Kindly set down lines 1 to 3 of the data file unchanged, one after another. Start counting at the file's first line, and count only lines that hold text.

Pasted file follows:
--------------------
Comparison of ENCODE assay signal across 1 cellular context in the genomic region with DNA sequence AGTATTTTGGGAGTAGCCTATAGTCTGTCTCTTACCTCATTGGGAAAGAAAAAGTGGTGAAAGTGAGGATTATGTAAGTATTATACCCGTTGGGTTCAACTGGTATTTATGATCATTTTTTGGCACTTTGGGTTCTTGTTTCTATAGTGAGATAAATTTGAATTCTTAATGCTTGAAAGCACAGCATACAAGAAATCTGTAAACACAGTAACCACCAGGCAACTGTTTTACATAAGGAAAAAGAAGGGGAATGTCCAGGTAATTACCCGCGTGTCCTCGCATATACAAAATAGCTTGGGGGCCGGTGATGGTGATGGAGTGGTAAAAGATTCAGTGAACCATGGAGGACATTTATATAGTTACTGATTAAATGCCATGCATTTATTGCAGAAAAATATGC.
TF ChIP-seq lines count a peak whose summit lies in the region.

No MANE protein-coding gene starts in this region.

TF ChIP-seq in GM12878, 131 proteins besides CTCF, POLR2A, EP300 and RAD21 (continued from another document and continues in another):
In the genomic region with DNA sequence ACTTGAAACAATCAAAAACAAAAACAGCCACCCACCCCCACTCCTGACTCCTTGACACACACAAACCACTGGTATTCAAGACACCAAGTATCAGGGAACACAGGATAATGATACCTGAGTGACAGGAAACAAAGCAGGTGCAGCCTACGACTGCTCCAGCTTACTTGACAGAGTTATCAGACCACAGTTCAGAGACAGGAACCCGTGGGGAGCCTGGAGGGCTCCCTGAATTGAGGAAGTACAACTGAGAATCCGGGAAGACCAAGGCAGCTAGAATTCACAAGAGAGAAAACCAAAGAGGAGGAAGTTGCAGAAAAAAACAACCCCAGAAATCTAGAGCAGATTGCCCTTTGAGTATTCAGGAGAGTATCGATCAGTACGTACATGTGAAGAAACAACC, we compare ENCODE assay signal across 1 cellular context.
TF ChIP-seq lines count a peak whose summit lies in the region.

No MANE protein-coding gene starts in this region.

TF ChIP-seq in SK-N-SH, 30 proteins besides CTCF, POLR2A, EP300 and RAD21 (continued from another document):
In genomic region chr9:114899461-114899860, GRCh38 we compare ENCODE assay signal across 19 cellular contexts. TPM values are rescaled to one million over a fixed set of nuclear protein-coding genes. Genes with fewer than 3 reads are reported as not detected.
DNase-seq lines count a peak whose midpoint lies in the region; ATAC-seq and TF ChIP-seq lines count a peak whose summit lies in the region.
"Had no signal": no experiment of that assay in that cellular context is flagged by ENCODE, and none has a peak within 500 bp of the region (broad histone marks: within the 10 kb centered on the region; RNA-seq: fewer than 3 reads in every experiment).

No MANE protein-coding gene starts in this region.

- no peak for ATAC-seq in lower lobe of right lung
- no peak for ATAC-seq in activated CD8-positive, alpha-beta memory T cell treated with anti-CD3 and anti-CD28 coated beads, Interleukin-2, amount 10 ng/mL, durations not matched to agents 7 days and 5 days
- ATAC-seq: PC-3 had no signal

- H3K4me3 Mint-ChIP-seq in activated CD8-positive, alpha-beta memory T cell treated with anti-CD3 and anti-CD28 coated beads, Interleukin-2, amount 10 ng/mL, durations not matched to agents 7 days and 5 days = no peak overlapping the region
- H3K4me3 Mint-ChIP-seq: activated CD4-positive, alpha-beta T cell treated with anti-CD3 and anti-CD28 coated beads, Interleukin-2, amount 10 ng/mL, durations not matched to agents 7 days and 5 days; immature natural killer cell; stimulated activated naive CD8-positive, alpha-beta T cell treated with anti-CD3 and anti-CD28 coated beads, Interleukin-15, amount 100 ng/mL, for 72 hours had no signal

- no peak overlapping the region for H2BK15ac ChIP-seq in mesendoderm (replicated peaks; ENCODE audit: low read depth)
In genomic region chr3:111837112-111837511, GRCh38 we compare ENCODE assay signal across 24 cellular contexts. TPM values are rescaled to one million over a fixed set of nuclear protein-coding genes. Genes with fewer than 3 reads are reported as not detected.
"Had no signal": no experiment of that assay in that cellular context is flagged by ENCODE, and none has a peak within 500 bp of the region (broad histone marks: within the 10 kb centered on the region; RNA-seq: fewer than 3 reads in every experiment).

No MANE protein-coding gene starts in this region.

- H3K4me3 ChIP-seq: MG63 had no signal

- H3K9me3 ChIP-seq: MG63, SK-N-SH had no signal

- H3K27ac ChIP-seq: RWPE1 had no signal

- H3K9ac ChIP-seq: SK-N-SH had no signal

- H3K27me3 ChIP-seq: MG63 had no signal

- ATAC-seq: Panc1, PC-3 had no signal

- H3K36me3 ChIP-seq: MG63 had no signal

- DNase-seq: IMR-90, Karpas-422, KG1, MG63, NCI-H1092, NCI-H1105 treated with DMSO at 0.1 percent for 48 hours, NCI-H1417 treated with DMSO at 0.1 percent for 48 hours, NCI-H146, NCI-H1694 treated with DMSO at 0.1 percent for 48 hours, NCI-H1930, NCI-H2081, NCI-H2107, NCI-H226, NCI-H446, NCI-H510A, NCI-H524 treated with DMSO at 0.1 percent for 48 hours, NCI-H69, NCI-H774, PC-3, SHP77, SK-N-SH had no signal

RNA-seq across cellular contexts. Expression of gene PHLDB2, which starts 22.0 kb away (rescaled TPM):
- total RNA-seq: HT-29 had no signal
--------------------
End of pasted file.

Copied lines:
Comparison of ENCODE assay signal across 1 cellular context in the genomic region with DNA sequence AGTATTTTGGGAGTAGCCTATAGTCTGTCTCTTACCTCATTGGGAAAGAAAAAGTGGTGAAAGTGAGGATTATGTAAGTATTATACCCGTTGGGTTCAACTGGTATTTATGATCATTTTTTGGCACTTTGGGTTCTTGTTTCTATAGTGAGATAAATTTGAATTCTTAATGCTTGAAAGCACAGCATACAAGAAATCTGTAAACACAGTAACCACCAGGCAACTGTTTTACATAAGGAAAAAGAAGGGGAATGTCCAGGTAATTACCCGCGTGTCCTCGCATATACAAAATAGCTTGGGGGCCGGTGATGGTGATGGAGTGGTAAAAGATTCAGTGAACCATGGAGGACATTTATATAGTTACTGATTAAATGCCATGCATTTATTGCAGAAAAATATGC.
TF ChIP-seq lines count a peak whose summit lies in the region.

No MANE protein-coding gene starts in this region.